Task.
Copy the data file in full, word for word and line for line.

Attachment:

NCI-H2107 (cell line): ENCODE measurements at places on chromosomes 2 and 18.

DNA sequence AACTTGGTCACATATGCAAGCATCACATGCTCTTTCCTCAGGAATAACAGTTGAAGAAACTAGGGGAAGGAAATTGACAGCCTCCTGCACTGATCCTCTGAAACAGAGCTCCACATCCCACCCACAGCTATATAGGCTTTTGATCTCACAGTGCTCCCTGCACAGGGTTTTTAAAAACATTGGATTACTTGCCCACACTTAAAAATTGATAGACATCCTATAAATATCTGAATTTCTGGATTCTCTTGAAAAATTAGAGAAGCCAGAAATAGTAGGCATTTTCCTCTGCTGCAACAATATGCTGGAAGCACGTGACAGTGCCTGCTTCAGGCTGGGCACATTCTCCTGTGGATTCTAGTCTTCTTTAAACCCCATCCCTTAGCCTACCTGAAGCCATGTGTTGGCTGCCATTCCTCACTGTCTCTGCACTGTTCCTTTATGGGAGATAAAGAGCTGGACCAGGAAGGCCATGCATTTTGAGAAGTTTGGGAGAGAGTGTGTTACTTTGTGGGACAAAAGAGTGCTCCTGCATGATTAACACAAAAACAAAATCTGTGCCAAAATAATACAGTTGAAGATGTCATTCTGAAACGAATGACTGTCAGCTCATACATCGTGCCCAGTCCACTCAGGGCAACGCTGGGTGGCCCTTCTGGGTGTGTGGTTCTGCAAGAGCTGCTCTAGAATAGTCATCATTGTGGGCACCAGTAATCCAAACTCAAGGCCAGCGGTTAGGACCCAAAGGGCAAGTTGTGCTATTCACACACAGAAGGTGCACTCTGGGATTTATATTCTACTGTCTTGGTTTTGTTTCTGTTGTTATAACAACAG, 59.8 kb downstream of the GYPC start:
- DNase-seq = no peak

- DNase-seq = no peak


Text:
NCI-H2107 (cell line): ENCODE measurements at places on chromosomes 2 and 18.

DNA sequence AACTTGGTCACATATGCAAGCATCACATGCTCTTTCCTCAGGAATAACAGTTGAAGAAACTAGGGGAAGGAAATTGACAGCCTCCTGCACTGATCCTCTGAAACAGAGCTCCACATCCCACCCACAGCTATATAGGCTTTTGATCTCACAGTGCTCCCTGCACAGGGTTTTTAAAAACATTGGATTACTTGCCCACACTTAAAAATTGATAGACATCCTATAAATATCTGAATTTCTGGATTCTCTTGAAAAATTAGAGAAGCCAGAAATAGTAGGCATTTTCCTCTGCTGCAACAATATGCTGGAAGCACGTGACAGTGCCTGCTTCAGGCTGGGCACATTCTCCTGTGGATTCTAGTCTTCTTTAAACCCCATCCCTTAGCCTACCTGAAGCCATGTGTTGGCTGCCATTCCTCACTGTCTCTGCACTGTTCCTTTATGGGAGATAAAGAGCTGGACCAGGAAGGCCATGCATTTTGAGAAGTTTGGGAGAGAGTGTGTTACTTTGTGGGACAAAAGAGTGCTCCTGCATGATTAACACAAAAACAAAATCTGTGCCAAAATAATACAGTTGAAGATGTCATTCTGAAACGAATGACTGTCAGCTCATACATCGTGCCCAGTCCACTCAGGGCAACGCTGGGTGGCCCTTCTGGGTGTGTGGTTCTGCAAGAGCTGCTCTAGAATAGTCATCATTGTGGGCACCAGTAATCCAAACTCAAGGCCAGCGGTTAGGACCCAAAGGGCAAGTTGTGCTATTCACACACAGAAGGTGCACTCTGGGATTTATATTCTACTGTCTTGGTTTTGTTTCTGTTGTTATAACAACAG, 59.8 kb downstream of the GYPC start:
- DNase-seq = no peak

- DNase-seq = no peak